KITTEN: Before we close, what advice can you offer to card issuing institutions which are seeing fraudulent transactions hitting their account holders now?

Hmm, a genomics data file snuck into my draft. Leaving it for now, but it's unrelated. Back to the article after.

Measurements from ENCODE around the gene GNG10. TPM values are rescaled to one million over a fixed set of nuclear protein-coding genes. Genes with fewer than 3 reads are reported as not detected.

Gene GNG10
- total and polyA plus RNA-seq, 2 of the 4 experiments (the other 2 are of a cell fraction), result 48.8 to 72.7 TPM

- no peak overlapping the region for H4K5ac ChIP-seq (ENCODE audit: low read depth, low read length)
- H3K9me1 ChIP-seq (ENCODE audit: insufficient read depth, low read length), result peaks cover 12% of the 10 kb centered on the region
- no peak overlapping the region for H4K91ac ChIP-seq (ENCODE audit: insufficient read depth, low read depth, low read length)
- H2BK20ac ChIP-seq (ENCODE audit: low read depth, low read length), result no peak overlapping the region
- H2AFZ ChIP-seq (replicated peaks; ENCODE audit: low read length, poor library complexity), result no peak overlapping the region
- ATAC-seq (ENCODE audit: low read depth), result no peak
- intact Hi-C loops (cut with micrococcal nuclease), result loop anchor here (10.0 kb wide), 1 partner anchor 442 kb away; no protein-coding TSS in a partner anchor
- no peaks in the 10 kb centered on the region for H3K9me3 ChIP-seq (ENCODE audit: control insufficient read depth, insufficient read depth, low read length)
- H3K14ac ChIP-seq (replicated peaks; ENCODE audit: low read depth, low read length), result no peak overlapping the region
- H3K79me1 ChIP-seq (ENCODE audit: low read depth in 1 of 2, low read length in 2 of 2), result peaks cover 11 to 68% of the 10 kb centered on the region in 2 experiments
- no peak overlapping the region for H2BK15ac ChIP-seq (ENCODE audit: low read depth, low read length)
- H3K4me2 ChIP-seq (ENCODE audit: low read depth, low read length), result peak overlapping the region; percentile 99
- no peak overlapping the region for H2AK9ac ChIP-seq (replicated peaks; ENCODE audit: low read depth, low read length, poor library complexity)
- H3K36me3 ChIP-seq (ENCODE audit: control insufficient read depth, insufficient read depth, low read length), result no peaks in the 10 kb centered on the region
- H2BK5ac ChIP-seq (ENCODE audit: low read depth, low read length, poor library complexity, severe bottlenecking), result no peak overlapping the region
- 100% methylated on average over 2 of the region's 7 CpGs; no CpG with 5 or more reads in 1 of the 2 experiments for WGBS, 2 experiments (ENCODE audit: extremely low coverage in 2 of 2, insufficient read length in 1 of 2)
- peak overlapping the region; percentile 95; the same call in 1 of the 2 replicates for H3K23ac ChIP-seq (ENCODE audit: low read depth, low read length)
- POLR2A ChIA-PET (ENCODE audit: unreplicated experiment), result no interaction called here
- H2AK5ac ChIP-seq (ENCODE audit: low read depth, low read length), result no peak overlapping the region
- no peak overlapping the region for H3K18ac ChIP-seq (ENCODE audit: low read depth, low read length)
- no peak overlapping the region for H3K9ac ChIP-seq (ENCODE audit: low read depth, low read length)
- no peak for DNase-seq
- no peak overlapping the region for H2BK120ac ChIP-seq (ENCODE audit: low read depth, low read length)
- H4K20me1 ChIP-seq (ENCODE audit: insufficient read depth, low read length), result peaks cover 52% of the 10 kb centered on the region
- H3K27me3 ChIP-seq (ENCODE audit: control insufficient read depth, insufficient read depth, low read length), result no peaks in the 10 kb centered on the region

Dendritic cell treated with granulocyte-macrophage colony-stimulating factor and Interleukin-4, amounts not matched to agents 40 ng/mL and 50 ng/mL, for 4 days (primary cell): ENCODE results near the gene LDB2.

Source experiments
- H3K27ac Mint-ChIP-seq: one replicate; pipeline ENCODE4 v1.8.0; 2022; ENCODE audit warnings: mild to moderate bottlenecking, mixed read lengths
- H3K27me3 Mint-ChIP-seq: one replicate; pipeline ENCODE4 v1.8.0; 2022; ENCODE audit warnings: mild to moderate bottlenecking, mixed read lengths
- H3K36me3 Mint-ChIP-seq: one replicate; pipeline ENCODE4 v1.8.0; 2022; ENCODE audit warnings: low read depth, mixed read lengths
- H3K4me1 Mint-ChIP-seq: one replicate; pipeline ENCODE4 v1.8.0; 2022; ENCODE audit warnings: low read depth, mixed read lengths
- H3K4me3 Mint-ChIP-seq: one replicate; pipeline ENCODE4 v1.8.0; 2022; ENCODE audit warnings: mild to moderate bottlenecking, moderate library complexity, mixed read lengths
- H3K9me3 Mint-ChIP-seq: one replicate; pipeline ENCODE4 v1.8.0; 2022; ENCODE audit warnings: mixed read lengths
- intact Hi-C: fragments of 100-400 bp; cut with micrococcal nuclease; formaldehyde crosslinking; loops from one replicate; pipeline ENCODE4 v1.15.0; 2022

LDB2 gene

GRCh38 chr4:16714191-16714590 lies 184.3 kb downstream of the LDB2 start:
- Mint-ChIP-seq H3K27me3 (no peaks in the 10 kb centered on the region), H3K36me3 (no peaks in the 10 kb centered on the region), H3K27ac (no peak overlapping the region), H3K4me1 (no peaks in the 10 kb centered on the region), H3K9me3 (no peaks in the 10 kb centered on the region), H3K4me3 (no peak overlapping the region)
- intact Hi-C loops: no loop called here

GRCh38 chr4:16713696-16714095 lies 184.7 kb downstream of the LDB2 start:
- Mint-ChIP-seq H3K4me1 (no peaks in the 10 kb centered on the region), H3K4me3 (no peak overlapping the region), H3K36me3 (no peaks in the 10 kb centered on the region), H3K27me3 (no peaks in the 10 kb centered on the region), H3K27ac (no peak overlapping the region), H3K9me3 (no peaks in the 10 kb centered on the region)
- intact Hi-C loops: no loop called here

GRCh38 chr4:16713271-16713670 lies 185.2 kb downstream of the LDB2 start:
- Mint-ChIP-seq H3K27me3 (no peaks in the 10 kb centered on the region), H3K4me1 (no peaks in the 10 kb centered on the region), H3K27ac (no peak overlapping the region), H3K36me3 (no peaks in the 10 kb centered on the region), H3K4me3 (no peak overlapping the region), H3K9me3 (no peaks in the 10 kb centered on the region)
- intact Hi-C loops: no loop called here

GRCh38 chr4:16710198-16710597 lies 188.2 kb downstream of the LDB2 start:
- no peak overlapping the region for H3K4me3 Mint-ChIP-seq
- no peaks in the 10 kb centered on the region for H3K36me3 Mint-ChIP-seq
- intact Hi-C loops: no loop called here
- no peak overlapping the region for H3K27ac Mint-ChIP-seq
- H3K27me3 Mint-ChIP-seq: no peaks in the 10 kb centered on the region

LITAN: Well, most of the card issuing institutions are very advanced in picking out the fraud so now that they know where the point of compromise is, I would imagine Visa and MasterCard have given them a list of potentially compromised numbers. So I think they're in good shape. They can put those card numbers in their hot file and have extra alerting or extra watching of those transactions, and they've already got the fraud detection and preventive systems in place. The card issuing banks are in good shape. The people who aren't in good shape are the retailers - the online retailers - because they don't get access to that information on which cards were compromised, but they still have to look for fraud in the case of e-commerce and card-not-present transactions. It would be good for them if they could get a list of those compromised numbers also.